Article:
First of all, I don’t know anyone that, in 2009, was betting that a recovering economy would be taking care of anything anytime soon.  And secondly, the fact that his administration left hundreds of billions of dollars unspent that congress had already allocated to buy mortgage loans… … well, all I can say about that is that if I ever did something like that in my lifetime… I’d be so deeply ashamed that, at the very least, I’d never show my face in public again.


I wonder if Barack Obama knows that, failing to interrupt the catastrophic spiral downward in our economy,” is going to be one of the key things for which he’ll always be remembered.  That’s some legacy.  I can only speak for myself here, but I’d rather go down in history for being wrong in how I acted, than for pure inaction… for being a potted plant during a time of crisis.


And as far as our president’s obsession with the term “responsible borrowers,” I’d like to point something out.   African Americans are about twice as likely to lose a home to foreclosure these days than are whites.  Does that make white people twice as responsible as black people, Mr. President?  How about a bill that would allow banks to charge black people higher interest rates on loans than white people?  I know, they already do that, but a bill would put an end to all that closet racism that goes on around this country, and you know… bring the ugliness right out in front where it really ought to be.  Well, Mr. President… would you check “YES” on such a bill?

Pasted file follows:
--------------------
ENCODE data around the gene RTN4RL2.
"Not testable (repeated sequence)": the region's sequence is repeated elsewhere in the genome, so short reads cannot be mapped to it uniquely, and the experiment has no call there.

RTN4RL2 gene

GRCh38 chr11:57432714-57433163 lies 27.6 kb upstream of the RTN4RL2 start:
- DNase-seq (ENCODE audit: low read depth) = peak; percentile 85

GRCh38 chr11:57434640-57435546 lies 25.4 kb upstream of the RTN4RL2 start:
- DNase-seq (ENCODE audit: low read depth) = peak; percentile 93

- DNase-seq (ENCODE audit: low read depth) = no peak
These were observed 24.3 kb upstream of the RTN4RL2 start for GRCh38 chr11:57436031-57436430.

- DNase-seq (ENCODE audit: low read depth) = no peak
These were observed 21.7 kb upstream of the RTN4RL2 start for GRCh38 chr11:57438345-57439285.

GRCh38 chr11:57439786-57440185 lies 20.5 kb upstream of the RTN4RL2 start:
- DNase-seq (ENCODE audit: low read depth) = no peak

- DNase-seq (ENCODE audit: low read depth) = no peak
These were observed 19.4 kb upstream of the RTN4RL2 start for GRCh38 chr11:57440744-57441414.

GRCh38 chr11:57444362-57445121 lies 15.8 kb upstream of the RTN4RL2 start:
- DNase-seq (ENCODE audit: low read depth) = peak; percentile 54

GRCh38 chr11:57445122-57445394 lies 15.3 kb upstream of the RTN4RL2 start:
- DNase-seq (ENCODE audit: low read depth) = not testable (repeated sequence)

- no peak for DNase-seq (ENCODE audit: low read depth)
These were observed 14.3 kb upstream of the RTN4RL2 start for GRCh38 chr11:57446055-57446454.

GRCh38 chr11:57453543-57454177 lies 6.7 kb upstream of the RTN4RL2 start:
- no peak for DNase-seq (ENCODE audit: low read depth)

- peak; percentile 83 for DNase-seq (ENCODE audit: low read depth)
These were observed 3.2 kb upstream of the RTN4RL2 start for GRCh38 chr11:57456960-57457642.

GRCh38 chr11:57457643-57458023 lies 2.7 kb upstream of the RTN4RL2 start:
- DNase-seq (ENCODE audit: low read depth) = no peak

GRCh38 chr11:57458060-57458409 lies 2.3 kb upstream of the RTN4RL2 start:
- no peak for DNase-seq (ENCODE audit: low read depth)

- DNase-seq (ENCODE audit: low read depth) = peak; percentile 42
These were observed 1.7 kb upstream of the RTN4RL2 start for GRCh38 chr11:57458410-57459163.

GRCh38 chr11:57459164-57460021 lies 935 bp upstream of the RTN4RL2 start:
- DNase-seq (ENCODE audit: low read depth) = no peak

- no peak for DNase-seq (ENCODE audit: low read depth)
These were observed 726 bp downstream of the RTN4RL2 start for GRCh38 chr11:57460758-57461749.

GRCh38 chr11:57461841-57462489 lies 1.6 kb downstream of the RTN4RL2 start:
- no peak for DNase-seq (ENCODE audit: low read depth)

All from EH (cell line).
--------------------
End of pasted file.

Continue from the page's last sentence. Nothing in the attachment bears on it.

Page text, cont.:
Or, maybe it’s not a black and white thing… maybe it’s the rich v. poor difference.  So, do rich people make their mortgage payments more than poor people because they’re more “responsible,” Mr. President?  Or, is it just because they’re richer?  It’s all very confusing, sir.  Maybe you could go on T.V. and give one of your impeccably timed speeches about this topic, sir.  What do you think, Mr. President?


Okay, I’ll stop.  As long as you guys reading along at home are getting my point.


Again, taken directly from the Senate investigation’s report…


But it is impossible to know whether a more forceful response would have produced better results.


Administration officials argue that the missed opportunity was relatively small because mortgage companies were unprepared to help homeowners even if the government had pushed harder — and the government was unprepared to take the companies’ place.


“We operated at the frontier of what was possible,” said Treasury Secretary Timothy F. Geithner.


Now, here’s something you won’t see every day… I’m afraid I’m going to have to agree with Mr. Geithner on this point.  Because it’s the dirty little secret that no one really believes, but is the truth of the matter.


The mortgage servicers of 2008 were probably in many ways the worst kind of companies to take on the job of trying to modify millions of loans.  Of course, at the same time, they were also the only possible option, I realize.


Mortgage servicers have always been the sort of companies that are great at handling repetitive, almost robotic, tasks… and they can handle millions of them day in and day out efficiently and effectively for years and years.



They have systems that are intentionally inflexible.  And because of operating on very small margins, they employ as few people as possible, relying on systems and outsourcing whatever they can so as to keep their fixed costs down.  That way, should a servicer’s volume fall at any given moment, the organization is not caught carrying fixed costs that would wipe out any hope of profits in very short period of time.